This application note covers some valuable layout concepts for doing printed circuit board designs using Microwave Office. It demonstrates how to use positive and negative layers to ease drawing ground flood regions. By utilizing some simple setup procedures it is possible to have all lines draw with a user-specified spacing to the ground flood automatically. This technique greatly simplifies drawing the ground flood when the initial layout for a circuit is complete. This application note also discusses various ways that Gerber files can be created in Microwave Office. One way is to merge the positive and negative layers to make one Gerber file. The other way is to keep the positive and negative layers separate if using a paint-scratch-paint processing technique.
Board layout Simplification Techniques
This Application note demonstrates:
- the capability of Microwave Office to streamline Printed Circuit Board (PCB) designs
- how to properly set up Microwave Office to do PCB layout in an efficient manner, and the advantages of this approach
- several options for exporting the layout, focusing on different options for creating Gerber files.
In a PCB design, all of the components (active and passive) are used as discrete parts. The circuit is then assembled on a microwave substrate with metal patterns etched or machined to make transmission lines. This document assumes that the reader has a strong understanding of Microwave Office layout concepts. For more information on layout, see the Microwave Office User's Guide "Layout" chapter and the layout principles application notes available on AWR's web site (www.mwoffice.com). Additionally, the Microwave office project used to make all the figures in this application note is available.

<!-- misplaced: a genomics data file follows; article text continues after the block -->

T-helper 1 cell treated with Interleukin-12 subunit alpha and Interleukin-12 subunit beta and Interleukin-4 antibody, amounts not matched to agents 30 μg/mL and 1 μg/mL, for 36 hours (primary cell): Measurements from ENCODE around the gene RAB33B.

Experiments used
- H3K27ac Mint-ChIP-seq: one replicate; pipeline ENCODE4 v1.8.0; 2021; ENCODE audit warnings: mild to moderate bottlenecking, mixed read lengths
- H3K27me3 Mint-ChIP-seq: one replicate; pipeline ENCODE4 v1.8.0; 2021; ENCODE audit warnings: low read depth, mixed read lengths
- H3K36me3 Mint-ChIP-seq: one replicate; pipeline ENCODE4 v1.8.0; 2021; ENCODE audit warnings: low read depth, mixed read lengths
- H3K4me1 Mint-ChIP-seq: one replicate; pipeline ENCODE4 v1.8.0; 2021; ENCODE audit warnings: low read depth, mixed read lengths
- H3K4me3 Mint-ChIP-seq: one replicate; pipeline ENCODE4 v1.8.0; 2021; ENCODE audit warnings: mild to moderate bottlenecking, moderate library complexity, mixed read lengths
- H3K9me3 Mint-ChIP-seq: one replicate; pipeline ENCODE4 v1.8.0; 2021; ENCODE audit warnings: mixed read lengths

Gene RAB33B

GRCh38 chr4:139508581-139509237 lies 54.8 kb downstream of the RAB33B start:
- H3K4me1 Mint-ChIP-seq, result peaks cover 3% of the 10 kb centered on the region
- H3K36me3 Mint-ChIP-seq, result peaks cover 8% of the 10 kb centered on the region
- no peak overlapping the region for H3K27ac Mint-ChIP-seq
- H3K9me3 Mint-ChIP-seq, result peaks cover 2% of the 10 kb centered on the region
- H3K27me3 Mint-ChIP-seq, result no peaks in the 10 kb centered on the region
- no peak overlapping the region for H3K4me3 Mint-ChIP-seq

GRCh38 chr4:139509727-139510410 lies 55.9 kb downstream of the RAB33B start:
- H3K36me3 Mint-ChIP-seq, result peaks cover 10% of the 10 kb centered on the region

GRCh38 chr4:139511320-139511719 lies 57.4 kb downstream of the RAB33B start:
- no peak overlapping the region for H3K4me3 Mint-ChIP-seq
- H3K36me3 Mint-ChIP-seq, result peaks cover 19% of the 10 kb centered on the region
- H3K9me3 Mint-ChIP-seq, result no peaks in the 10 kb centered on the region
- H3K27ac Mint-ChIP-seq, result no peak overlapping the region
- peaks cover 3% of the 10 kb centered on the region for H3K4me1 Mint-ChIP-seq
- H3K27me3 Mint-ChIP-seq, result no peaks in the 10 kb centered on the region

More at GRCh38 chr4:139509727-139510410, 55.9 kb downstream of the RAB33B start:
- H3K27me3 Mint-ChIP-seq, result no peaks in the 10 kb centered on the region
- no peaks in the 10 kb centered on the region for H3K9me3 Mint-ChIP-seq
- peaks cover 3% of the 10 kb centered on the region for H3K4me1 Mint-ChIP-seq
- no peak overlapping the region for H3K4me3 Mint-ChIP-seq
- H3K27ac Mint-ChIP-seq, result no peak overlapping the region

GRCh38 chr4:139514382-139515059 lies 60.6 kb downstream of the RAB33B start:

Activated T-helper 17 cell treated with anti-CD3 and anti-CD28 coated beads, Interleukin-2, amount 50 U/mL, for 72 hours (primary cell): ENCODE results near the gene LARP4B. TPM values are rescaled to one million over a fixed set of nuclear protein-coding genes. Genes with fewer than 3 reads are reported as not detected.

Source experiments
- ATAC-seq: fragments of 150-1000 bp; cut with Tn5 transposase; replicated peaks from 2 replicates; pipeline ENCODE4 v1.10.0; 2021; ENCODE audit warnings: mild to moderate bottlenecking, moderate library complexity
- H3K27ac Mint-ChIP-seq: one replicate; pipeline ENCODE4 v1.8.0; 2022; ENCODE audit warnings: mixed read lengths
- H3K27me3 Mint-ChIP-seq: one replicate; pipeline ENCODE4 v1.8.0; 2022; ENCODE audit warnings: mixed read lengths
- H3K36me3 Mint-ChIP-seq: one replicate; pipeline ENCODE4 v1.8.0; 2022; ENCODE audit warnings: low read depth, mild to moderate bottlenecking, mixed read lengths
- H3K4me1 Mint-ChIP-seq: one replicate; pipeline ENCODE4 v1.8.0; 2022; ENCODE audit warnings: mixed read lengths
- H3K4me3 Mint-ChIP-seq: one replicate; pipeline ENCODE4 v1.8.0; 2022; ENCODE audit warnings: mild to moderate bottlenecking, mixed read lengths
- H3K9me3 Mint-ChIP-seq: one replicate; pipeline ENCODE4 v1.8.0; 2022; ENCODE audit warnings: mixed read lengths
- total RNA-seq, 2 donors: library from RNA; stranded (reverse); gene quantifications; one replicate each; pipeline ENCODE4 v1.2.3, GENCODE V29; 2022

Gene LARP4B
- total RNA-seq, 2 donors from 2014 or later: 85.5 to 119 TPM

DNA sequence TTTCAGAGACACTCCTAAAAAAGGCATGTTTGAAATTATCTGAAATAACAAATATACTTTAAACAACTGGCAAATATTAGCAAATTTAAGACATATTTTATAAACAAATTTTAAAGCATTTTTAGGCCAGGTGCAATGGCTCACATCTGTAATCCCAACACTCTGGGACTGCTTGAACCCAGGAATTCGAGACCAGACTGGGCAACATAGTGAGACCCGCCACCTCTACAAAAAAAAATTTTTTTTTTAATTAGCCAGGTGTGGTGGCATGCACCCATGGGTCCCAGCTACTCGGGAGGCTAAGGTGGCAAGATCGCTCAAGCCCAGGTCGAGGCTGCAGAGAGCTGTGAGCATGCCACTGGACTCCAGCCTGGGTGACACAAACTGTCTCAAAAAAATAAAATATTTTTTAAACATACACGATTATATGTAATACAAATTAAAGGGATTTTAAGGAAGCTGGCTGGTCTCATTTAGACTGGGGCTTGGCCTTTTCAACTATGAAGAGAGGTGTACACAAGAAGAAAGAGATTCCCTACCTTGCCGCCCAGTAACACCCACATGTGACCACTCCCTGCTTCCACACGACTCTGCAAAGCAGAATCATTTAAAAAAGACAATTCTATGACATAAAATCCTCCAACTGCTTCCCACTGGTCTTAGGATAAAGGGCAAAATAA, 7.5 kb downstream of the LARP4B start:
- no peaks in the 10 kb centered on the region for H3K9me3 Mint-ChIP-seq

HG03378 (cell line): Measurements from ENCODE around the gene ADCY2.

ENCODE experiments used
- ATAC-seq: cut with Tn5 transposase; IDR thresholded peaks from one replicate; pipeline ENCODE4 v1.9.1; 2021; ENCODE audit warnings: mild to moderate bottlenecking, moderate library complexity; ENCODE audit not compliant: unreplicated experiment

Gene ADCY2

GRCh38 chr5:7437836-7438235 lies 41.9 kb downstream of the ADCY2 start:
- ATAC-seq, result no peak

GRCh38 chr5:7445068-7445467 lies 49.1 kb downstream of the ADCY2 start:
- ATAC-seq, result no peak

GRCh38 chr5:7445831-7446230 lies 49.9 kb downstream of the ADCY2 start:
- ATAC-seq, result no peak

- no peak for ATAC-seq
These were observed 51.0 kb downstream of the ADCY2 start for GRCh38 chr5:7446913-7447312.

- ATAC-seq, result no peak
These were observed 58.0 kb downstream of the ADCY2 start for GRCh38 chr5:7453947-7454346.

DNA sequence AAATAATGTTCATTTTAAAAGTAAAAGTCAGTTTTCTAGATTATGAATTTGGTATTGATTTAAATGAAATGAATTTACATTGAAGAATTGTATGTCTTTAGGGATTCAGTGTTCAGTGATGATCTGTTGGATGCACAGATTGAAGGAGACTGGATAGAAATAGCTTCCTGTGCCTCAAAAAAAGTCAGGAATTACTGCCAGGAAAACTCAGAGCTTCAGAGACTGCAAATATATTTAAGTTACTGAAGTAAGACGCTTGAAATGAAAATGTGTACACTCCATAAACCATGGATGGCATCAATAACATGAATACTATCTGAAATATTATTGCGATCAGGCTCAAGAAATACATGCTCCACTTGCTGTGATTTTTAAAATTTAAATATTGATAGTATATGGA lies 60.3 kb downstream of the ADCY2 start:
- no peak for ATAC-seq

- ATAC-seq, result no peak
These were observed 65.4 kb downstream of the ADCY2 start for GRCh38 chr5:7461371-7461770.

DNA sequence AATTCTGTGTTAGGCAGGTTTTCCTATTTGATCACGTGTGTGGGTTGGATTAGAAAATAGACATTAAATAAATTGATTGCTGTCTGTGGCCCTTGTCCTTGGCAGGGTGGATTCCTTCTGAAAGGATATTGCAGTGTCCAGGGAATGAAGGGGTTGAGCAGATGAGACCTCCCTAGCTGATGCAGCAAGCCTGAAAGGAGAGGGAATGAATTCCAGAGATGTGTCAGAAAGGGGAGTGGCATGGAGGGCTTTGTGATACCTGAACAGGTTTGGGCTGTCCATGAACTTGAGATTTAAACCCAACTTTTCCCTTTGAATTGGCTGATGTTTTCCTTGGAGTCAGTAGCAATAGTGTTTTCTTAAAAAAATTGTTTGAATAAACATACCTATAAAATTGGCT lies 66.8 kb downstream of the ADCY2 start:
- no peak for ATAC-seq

The examples included here use a process technology that has a two-sided microwave board with thin-film resistors on both sides of the board. Chip components are only allowed on the top of the board. This may not be a practical technology, but it helps demonstrate many of the concepts discussed here. These techniques and discussions can easily be extended too multi-layer boards.
Typically, when designers are doing a PCB design, they design the entire circuit to fit into a fixed area. The last step is to draw the top ground plane so that it covers any area not populated by other components. While there is nothing wrong with this approach, drawing the top ground can be difficult if the board is complex and especially if there are curved lines or circles in the layout. This technique becomes even more difficult if the designer needs to make changes. Now instead of just moving one component in the layout, the component and the drawn ground plane all must be moved. The technique presented here eliminates all of these problems and allows the software to draw the proper spacings from transmission lines, pads, components, etc. to the ground plane.